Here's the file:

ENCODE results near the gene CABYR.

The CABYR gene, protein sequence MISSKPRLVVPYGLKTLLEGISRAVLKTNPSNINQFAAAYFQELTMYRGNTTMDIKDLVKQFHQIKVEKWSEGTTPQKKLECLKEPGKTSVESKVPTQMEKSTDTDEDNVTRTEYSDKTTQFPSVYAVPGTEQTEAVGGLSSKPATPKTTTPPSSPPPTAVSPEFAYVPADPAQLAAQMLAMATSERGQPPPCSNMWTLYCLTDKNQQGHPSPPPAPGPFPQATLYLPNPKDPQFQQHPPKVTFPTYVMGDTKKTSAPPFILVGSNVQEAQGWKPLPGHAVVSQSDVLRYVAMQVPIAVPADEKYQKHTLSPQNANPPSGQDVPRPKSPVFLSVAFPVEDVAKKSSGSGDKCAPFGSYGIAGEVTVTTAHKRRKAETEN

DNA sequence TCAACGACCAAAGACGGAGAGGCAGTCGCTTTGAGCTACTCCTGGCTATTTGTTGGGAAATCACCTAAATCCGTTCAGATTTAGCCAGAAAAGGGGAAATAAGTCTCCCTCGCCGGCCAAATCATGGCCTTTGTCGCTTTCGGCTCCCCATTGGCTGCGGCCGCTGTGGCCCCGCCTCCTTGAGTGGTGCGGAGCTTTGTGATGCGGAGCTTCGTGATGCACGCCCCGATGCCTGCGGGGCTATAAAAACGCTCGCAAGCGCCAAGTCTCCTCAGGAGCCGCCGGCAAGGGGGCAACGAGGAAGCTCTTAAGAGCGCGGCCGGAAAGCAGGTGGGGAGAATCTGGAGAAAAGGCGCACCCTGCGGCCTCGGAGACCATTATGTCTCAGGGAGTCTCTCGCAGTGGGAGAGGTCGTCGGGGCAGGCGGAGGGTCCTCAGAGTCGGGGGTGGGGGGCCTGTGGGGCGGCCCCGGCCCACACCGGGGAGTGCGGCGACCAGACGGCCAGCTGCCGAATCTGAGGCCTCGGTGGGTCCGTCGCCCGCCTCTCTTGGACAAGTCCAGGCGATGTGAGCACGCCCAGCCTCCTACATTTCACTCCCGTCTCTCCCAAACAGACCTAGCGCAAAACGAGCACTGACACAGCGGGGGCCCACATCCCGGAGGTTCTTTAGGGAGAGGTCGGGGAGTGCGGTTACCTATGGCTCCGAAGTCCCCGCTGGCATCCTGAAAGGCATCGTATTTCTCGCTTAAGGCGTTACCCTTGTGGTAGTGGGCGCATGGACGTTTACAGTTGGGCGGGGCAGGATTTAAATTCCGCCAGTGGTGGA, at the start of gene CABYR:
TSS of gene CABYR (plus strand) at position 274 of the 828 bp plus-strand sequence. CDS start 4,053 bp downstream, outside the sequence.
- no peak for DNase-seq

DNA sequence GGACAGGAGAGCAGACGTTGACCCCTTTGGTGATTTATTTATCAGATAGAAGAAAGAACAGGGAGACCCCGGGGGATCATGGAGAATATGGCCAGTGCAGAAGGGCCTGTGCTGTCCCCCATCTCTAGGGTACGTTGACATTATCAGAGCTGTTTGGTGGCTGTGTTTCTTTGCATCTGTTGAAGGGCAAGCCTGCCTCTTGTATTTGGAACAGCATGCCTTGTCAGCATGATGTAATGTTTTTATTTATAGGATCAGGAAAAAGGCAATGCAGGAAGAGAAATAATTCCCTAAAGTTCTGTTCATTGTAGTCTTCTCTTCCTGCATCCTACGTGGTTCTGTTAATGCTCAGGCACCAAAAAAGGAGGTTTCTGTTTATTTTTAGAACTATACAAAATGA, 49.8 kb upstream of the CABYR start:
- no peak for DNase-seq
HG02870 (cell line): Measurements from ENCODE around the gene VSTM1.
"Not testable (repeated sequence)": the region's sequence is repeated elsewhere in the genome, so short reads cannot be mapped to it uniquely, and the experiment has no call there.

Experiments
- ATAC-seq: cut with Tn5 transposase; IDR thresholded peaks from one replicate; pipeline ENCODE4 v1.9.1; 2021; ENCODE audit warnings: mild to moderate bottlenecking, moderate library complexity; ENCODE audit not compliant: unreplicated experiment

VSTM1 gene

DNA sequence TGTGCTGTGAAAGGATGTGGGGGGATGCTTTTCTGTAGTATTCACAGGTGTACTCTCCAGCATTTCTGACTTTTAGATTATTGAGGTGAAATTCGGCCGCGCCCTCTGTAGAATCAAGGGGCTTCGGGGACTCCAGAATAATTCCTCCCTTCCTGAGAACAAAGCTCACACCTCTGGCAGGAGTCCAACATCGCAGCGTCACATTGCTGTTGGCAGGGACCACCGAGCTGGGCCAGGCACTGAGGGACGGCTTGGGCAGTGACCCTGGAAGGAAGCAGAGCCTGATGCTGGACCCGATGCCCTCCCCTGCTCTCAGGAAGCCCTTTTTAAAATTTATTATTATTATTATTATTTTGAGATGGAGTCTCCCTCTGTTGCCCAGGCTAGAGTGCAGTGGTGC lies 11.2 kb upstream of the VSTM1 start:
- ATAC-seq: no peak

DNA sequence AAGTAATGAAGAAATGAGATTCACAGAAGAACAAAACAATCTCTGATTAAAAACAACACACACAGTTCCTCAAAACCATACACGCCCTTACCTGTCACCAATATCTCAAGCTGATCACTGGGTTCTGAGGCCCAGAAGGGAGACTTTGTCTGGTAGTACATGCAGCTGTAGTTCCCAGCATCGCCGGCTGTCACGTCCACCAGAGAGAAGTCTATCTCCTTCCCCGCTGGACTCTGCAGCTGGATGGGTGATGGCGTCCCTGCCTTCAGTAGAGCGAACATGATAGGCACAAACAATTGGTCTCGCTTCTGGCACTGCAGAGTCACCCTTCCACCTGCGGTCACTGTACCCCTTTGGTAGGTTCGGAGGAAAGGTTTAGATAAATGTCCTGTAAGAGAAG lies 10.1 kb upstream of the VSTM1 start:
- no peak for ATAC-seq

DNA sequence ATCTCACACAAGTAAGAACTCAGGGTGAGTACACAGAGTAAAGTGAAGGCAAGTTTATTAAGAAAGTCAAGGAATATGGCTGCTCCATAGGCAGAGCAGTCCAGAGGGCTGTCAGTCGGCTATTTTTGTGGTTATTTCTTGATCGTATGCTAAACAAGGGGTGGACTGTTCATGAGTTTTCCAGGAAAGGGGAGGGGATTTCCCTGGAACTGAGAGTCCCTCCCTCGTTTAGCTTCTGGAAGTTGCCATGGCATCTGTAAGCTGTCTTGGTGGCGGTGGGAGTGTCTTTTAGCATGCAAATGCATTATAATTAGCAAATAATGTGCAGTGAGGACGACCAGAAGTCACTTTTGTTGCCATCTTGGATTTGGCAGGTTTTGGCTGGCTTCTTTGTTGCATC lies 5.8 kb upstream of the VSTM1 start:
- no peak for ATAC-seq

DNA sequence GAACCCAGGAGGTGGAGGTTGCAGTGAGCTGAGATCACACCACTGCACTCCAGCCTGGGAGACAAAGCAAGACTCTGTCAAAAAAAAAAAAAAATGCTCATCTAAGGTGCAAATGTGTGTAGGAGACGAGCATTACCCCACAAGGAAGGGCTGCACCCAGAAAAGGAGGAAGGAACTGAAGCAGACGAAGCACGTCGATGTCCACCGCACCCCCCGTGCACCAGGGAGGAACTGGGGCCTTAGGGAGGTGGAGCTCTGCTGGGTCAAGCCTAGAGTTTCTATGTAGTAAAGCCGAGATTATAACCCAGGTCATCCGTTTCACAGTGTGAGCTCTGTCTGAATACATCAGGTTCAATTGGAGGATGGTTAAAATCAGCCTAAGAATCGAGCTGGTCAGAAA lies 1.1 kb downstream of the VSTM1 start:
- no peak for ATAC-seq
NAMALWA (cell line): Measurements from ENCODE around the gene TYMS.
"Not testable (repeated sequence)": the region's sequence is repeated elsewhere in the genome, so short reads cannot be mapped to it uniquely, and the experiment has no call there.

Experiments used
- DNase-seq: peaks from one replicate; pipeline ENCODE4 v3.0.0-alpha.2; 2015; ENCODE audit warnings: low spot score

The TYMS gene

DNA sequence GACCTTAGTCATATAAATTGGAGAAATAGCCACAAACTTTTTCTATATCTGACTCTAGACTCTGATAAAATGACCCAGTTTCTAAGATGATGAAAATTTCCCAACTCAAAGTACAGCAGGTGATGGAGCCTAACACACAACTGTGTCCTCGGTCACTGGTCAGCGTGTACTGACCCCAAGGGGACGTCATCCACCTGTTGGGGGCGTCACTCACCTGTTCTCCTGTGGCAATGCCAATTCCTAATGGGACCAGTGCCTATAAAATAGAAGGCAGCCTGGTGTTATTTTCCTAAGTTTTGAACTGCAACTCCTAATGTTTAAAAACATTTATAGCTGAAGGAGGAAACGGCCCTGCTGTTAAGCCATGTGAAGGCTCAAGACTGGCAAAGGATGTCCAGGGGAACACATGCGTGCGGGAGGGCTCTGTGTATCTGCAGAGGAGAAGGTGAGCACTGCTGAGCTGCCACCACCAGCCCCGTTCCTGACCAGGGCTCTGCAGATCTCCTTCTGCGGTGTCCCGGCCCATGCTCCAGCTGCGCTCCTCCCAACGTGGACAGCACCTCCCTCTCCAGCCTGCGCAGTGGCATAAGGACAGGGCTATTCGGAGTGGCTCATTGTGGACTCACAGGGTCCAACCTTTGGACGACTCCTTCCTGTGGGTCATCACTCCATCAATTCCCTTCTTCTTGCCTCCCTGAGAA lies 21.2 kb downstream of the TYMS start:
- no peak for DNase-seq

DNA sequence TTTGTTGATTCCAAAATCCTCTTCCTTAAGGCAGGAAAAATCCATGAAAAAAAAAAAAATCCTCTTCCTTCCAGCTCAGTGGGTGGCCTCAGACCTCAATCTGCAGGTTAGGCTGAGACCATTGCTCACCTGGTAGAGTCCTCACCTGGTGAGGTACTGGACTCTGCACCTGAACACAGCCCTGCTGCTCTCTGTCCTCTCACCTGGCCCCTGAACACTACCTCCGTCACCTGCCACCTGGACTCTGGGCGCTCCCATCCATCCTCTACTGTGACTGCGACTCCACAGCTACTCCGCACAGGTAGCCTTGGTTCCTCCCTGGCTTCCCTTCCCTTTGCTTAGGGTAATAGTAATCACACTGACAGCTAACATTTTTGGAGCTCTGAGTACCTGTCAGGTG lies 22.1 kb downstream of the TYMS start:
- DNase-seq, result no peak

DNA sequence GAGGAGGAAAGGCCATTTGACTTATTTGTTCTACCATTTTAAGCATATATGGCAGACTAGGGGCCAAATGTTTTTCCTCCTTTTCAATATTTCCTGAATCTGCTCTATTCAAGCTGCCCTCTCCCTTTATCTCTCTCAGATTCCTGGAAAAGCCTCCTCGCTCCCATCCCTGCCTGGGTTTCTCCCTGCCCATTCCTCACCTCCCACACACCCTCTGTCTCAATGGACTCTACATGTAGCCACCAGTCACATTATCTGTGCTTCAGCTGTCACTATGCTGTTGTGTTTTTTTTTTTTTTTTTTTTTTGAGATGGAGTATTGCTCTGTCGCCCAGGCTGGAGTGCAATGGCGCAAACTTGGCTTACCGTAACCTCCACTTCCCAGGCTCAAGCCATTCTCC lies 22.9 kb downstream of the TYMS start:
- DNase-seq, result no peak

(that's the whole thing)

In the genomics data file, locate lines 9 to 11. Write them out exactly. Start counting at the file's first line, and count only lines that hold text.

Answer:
"Not testable (repeated sequence)": the region's sequence is repeated elsewhere in the genome, so short reads cannot be mapped to it uniquely, and the experiment has no call there.

Experiments
- ATAC-seq: cut with Tn5 transposase; IDR thresholded peaks from one replicate; pipeline ENCODE4 v1.9.1; 2021; ENCODE audit warnings: mild to moderate bottlenecking, moderate library complexity; ENCODE audit not compliant: unreplicated experiment